GRU/GREC Biomass Fugitive Dust Health Issues Continue Reply

Public Works employees every day wear protective masks to shield themselves from particulate pollution and odors.” – Letter to the Gainesville Sun

Harold SaiveOn June 2, 2014 talked with a County employee listed as a complainant on the County’s notarized “Fugitive Dust Affidavit” who confirmed wearing a filter mask was necessary to provide personal protection against fugitive dust from the GRU/GREC biomass facility emissions.

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GREC Biomass Plant Fugitive Dust Health Threat to Alachua County Employees

The Gainesville Renewable Energy Center (GREC) is a 100-MW biomass power facility located in Gainesville, Florida.

GREC is owned by Energy Management, Inc., BayCorp Holdings Ltd., and Starwood Energy Inc., as well as by certain principals of Fagen, Inc., the contractor that built the facility.

With a grandiose vision to be seen as a leader in solving man-made global warming , the Gainesville City commission decided to enter into a $3 Billion power purchase agreement (PPA) at a time when Gainesville Regional Utilities had no need for additional base power generation.

Fugitive Dust-MaskIn addition to questions about the ethics of a financially irresponsible PPA contract that has raised electric rates to the highest in the State of Florida, the emissions from the incinerator now present a realistic public health hazard.

On May 20th the Alachua County Commission entered into a questionable agreement with GREC (Gainesville Renewable Energy Center) that prevents the County from challenging GREC’s requested permits in exchange for providing $96,000  to perform additional 9 months of ambient air monitoring through October, 2014.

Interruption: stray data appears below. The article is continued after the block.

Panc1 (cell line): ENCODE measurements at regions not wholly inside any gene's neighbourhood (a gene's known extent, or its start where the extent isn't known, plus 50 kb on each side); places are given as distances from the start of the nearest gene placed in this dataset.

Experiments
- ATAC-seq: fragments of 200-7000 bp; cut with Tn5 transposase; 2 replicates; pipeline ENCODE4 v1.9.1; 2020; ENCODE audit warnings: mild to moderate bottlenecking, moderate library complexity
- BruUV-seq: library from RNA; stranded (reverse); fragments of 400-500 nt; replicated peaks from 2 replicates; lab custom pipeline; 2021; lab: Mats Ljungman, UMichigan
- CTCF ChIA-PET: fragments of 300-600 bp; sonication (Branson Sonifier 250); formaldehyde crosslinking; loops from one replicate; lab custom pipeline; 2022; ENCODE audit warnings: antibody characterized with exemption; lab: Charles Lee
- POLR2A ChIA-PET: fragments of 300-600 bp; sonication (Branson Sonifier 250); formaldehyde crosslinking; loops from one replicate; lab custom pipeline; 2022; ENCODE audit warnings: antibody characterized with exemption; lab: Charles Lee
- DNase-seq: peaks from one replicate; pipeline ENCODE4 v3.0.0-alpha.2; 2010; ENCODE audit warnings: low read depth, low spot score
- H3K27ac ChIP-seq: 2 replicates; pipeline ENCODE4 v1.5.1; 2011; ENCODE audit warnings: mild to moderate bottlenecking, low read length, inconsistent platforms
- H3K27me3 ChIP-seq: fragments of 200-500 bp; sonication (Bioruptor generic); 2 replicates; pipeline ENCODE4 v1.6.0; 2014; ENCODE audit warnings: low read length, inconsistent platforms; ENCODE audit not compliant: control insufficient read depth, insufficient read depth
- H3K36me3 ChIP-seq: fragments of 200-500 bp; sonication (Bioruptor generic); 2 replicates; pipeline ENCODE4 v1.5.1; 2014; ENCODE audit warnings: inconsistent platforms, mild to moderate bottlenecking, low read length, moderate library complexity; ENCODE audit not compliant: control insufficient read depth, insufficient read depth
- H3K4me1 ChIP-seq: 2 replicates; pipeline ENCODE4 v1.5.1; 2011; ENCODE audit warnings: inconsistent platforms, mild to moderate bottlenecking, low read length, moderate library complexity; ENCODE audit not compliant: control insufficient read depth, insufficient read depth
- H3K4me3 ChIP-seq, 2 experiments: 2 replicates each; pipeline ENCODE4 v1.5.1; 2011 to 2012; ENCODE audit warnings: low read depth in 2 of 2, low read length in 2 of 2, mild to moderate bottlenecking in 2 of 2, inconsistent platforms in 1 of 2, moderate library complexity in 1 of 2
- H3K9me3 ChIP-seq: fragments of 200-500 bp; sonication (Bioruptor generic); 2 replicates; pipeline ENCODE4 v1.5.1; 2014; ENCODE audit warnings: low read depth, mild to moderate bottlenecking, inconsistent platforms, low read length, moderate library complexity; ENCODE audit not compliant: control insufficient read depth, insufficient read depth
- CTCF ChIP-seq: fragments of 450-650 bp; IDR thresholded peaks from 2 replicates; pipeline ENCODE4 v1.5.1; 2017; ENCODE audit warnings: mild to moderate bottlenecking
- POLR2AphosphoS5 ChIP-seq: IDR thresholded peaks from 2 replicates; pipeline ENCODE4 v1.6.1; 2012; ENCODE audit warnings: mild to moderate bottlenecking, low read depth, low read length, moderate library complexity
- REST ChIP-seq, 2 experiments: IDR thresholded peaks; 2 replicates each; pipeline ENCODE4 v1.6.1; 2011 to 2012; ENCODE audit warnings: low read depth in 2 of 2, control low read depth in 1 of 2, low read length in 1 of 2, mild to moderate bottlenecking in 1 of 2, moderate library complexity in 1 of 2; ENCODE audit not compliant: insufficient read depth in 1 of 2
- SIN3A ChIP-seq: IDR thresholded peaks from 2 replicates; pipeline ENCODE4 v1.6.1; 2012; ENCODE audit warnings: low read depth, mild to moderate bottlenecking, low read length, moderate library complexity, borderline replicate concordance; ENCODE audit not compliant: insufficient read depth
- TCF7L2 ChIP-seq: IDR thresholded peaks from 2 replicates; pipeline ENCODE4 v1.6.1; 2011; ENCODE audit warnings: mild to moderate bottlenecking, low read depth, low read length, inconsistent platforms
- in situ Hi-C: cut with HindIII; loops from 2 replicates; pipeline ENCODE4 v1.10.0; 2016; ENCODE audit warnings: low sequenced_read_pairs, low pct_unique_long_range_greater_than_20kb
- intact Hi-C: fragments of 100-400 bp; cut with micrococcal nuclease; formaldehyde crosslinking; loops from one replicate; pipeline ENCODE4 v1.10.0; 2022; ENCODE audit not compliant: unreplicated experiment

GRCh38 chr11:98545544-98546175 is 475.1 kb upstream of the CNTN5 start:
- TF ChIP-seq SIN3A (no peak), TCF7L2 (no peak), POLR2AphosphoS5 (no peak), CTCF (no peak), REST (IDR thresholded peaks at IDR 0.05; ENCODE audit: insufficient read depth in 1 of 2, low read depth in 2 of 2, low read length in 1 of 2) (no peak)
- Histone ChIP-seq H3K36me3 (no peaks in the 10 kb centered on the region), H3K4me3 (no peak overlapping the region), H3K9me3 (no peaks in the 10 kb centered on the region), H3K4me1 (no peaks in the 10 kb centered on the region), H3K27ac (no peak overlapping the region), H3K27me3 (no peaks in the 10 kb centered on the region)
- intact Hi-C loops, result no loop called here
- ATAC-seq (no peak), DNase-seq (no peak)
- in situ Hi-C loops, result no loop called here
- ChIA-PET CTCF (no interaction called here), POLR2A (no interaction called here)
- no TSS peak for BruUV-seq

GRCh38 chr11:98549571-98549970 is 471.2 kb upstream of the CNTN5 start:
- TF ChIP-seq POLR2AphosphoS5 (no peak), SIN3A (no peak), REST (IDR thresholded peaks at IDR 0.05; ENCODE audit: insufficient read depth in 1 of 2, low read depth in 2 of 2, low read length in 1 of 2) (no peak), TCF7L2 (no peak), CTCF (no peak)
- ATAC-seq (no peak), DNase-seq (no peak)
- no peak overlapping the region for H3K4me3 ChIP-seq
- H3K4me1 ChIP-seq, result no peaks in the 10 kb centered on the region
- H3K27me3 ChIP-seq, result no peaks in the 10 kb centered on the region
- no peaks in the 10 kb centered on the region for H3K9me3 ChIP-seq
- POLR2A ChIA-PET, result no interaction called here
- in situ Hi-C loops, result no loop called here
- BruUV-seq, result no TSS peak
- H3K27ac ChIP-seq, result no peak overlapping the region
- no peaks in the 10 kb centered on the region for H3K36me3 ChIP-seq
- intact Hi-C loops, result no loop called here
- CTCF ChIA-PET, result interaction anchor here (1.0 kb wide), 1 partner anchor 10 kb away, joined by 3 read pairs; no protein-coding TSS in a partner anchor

Of major public health concern is the ongoing risks to Alachua County employees and nearby residents of Hague, Turkey Creek and other communities  exposed to particulates of fugitive dust and foul odor associated with the biomass chips.

Although initial noise complaints from 2013 appear to have diminished with the installation of a baffle in the generator stack, the noise remedy has nothing to do with hazardous emissions of particulates that are inhaled by County employees and anyone else within several mile radius of the incinerator.

The monitoring of fugitive dust began at the end of January, but County workers and homeowners of the Turkey Creek and nearby communites are breathing a yet-unreported amount of toxic emissions.

Gainesville Sun Letter to the editor , 5/25/2014

“The Sun reported that the Alachua County Commission majority approved a deal under which the county will give up its rights to challenge or comment on air pollution permits being sought by the limited liability wood-burning electricity-generation entity known as the Gainesville Renewable Energy Center. GREC’s energy speculators will relieve the county of a $96,000 bill for particulate monitoring.

The Sun did not report that county Public Works employees every day wear protective masks to shield themselves from particulate pollution and odors. Why should The Sun?

The commission majority has concluded that GREC’s energy speculators have taken “reasonable precautions to prevent such emissions” — the standard required by law.

The commission majority also has concluded that even if plant odor “interferes with the comfortable use and enjoyment of life,” it does not “unreasonably” do so — the standard required by law.

Nothing to see here. Time to move along.”